By Theodora Filis
A series of natural gas explosions has raised questions about the safety of the nation’s gas pipelines – now more than 50 years old.
According the US Department of Transportation (USDOT) and Pipeline and Hazardous Materials Safety Administration (PHMSA), there are more than two million miles of pipelines in the US, delivering trillions of cubic feet of natural gas.
The most devastating natural gas pipeline explosion occurred in September 2010, in San Bruno, CA when a 50-inch Pacific Gas & Electric pipeline, in a residential neighborhood, exploded and caused the death of eight people and injured fifty more. The resulting fires swept through the neighborhood, destroying 37 homes and damaging eight. The investigation found that the pipeline, installed in 1956, had numerous weld defects.
From 2005 to 2009 there was an average of 282 significant incidences involving pipelines in the US including an average of 51 injuries and 14 fatalities.
Pipeline failures are usually caused by excavations in the area of the pipeline. Pipelines are not installed in precise locations and it is easy for someone digging with a backhoe to hit one.
The other most common failure is due to corrosion either internal or external. That usually comes from a lack of proper inspection or failure to properly install the line or the introduction of contaminates into the pipeline during operation.
There are some failures due to improper safety features, pressure relief systems, poor quality welding, poor quality materials, operating at pressures in excess of the design pressure.
In February, the New York Times reported a natural gas explosion killed five people in Allentown, Pennsylvania. Two nearby homes were leveled others were so severely damaged they required demolition. The gas dates back to 1928.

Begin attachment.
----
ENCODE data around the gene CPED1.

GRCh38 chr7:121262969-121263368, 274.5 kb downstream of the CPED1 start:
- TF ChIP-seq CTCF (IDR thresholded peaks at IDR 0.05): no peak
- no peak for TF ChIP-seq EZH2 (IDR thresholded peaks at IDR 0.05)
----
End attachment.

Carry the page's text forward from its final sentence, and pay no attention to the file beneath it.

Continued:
Natural gas is an energy source that is commonly used in homes for cooking, heating, and water heating. It is primarily composed of methane. (Methane is a highly flammable chemical compound consisting of one carbon atom surrounded by four hydrogen atoms.) Natural gas leaks can occur inside the home and increases the risk of fire or explosion.
Because methane, and therefore, natural gas, does not have any odor, the gas company adds a warning “rotten-egg” smell that can be easily detected by most people. However, people who have a diminished sense of smell may not be able to rely upon this. A gas detector can be an important tool to help protect you and your family.
Last month, the Pennsylvania State Environmental Protection Agency (EPA) released an infrared video showing gasses being spewed out into the neighboring communities. These emissions cannot be seen by the naked eye, but the residents have been feeling the effects for years and are not at all surprised by the findings. Sore throat, headaches and nosebleeds are what nearby residents have been experiencing since hydraulic fracturing (fracking) began.
WTAE ABC Channel 4 in Pittsburgh aired a news story investigating the emissions from a Marcellus shale natural gas compressor station.
The Department of Environmental Protection (DEP) says it doesn't know exactly what is being emitted in this video, but it does know it isn't just steam – the State EPA took this footage 9 months before it was released to the public.